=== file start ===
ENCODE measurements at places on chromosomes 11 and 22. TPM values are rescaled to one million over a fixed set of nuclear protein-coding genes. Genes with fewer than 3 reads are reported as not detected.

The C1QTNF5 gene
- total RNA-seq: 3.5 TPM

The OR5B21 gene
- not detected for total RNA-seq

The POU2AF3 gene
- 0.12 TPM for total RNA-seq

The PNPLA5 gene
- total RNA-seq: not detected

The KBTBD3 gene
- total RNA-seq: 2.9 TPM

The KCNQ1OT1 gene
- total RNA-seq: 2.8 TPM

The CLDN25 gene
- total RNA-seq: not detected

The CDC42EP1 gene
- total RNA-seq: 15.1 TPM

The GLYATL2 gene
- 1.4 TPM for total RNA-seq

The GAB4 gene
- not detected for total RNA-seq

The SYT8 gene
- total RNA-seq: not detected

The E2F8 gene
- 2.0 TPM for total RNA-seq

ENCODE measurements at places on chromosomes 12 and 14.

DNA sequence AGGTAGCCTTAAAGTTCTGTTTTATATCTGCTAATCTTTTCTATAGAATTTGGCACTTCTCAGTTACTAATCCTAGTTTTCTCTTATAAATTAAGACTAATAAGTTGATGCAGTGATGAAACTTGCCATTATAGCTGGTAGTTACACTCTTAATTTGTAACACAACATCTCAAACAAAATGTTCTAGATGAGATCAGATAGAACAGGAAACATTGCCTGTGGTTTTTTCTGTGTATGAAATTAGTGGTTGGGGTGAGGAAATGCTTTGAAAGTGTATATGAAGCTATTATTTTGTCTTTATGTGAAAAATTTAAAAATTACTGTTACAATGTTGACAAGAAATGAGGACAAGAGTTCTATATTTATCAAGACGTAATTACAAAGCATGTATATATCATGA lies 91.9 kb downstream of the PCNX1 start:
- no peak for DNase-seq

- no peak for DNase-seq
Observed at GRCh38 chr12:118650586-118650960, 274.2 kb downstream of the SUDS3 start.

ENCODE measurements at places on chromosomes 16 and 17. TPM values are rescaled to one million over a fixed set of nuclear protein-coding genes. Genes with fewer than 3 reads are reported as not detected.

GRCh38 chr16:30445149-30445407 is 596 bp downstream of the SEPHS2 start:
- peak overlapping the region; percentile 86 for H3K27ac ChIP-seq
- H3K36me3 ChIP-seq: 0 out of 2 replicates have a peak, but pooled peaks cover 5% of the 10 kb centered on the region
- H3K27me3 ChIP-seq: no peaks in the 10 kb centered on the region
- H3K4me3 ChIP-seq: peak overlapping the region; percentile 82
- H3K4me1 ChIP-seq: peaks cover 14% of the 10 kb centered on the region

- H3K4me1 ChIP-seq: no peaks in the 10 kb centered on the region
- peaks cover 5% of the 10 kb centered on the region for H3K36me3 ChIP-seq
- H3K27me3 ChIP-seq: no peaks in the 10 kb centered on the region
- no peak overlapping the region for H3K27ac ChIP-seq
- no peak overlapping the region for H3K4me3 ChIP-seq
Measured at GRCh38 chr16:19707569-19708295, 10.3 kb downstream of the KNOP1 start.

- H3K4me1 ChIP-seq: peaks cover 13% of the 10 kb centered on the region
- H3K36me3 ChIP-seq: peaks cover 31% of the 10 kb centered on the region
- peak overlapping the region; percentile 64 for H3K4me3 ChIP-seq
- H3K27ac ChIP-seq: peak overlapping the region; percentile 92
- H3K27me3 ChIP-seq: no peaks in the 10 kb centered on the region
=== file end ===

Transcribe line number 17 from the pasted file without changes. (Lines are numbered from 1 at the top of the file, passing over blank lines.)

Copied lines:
- total RNA-seq: 15.1 TPM